OR WAIT 15 SECS
To compare, in singleton and twin pregnancies, the effectiveness of transvaginal ultrasound versus digital examination in predicting preterm delivery in women with suspected preterm labor.
Authors: M. G. CRANE, MD, FRCS(C), M. VAN DEN HOF, MD, FRCS(C), B. A. ARMSON, MD, FRCS(C), AND R. LISTON, MB, FRCS(C)
Institution: Department of Obstatrics and Gynecology. Memorial University of Nnewfoundland, St. John's, Newfoundland; and the Department of Department of Obstetrics and Gynecology, Dalhousie University, Halifax, Nova Scotia, Canada.
Study Design: This is a prospective group-comparison (modified case
control) using cross-sectional data.
Abstract:Objective: To compare, in singleton and twin pregnancies, the effectiveness of transvaginal ultrasound versus digital examination in predicting preterm delivery in women with suspected preterm labor.
Methods: Transvaginal ultrasound and pelvic examinations were performed on patients admitted with suspected preterm labor between 23 and 33 weeks' gestation. Ultrasound assessment of cervical length and the presence of funneling with fundal pressure were recorded for each patient, and the results were compared with dilatation and effacement as assessed by digital examination for the prediction of preterm delivery in the two groups (singletons and twins).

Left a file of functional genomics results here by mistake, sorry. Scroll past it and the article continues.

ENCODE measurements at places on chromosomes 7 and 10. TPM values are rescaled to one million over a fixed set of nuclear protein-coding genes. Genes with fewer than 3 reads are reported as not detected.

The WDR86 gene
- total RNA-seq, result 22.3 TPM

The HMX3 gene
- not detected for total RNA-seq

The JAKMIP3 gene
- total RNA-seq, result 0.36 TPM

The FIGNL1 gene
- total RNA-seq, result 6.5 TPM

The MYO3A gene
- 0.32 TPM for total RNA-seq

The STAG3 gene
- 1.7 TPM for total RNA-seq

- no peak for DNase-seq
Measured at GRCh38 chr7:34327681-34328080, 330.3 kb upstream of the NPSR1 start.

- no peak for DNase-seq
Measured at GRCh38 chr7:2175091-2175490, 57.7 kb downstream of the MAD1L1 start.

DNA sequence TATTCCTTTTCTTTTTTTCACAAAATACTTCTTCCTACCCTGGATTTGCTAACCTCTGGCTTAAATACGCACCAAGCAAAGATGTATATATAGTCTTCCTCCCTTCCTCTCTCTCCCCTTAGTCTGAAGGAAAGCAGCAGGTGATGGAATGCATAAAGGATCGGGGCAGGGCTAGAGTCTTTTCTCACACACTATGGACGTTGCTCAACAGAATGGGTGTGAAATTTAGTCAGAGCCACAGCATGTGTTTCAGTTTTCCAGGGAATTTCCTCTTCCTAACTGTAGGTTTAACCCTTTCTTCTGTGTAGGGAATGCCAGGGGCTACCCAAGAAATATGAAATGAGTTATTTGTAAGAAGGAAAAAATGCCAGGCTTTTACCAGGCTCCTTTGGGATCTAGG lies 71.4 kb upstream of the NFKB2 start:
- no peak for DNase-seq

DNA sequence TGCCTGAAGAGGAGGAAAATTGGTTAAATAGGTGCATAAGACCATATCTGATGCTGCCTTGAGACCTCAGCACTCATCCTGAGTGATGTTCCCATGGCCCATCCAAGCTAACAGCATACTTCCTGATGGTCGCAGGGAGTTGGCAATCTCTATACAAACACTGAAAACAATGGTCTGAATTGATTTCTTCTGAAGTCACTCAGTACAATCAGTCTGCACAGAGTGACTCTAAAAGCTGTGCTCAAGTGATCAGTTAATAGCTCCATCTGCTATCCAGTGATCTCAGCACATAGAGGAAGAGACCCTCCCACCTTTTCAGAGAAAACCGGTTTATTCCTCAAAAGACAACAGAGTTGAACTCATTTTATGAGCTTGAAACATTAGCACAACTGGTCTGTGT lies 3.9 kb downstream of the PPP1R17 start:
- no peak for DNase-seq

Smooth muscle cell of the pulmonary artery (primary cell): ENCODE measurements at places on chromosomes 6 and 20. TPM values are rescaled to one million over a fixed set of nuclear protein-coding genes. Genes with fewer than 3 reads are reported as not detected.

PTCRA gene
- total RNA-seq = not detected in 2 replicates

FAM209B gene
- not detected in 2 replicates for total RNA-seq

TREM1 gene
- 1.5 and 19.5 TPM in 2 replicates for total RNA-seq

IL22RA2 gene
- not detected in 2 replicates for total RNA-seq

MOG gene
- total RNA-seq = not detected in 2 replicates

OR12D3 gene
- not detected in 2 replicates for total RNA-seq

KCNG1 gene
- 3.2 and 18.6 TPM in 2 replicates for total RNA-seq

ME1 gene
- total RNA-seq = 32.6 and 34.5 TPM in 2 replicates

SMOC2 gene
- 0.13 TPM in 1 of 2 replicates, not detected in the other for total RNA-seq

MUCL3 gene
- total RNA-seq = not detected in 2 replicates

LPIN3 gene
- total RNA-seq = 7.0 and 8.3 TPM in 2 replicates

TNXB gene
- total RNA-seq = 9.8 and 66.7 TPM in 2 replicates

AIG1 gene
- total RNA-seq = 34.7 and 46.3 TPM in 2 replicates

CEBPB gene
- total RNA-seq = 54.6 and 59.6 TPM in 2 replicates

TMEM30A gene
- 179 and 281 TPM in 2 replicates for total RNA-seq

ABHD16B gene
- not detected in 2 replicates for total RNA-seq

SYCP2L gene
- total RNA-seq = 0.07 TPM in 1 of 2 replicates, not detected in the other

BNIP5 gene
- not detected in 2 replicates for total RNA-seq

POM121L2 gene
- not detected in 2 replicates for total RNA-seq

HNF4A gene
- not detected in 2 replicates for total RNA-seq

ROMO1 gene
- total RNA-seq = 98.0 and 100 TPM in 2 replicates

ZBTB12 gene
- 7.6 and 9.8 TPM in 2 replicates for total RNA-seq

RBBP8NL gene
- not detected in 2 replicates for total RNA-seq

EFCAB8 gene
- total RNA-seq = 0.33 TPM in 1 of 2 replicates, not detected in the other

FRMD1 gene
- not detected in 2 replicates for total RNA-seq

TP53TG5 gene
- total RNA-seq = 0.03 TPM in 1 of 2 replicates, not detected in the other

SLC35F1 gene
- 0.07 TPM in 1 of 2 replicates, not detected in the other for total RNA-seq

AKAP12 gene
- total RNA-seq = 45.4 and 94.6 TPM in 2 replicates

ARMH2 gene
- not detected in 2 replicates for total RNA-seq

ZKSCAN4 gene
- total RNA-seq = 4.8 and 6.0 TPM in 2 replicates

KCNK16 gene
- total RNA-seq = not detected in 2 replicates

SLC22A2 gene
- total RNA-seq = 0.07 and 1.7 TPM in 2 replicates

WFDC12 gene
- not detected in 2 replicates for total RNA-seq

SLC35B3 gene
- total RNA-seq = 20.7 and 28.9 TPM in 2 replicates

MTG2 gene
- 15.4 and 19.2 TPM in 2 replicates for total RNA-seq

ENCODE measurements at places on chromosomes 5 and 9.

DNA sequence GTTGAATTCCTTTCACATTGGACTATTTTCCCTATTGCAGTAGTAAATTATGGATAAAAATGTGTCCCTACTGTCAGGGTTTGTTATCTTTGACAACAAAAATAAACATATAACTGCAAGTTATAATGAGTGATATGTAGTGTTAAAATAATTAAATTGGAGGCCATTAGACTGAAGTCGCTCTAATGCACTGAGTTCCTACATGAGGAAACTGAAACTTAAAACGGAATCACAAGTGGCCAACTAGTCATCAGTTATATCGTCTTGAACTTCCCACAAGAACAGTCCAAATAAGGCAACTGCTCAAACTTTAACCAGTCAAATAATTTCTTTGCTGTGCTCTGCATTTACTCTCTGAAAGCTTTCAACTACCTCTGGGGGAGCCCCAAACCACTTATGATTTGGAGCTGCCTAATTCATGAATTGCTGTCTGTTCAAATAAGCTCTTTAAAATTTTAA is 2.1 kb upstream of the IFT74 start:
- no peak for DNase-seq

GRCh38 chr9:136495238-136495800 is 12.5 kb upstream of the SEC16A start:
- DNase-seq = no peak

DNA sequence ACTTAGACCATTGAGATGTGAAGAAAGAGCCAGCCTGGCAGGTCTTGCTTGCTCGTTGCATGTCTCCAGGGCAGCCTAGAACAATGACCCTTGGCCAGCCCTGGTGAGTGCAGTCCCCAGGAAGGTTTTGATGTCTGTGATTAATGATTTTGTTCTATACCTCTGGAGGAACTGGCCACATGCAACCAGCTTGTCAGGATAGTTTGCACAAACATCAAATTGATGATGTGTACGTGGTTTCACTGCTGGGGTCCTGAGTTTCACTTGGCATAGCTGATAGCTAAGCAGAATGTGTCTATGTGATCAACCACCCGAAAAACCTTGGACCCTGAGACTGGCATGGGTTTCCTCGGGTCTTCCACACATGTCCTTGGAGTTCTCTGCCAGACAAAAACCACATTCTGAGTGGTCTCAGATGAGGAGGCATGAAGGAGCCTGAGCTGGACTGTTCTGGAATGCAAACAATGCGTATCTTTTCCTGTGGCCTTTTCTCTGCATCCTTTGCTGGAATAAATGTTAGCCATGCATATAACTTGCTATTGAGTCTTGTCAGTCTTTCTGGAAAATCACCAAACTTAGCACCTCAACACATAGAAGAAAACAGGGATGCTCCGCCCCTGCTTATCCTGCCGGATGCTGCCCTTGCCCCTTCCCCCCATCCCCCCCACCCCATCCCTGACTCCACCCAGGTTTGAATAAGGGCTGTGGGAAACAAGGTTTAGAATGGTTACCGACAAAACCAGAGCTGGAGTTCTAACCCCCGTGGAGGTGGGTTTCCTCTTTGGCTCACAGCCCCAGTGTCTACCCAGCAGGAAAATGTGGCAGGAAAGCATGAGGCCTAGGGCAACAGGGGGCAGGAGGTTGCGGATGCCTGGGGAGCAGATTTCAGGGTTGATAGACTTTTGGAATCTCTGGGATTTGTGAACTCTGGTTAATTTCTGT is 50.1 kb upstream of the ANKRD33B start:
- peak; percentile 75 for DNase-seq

Results: One hundred sixty-two subjects were recruited (136 singletons and 26 twin pregnancies), with no significant demographic differences between the groups. Overall, 33% of the participants delivered preterm (27% of singletons, 62% of twins). Using receiver operating characteristic curves, the best cutoff points were 30 mm for endocervical length at ultrasound, 50% for effacement, and 1.5 cm for dilatation. Of these, the best predictor was endocervical length, which was a better predictor in singleton than in twin pregnancies. Of the potential predictors, including endocervical length, funneling, dilatation, and effacement, only endocervical length was an independent predictor of preterm delivery at less than 34 weeks' gestation for both singletons and twins by multiple logistic regression. When analyzed for delivery at less than 37 weeks' gestation, this relation held true for singletons but not twins. Endocervical length less than 30 mm had a sensitivity of 81% and 75%, specificity of 65% and 30%, positive predictive value of 46% and 63%, and negative predictive value of 90%, and 43% for singleton and twin pregnancies, respectively, in predicting spontaneous birth it less than 37 weeks' gestation.
Conclusion: Between 23 and 33 weeks' gestation, transvaginal ultrasound assessment of endocervical length is superior to funneling and digital examination in predicting preterm delivery in patients who present with suspected preterm labor, and is a better predictor in singletons than in twins. (Obstet Gynecol 1997; 90:357-63. (c) 1997 by The American College of Obstatricians and Gynecologists.)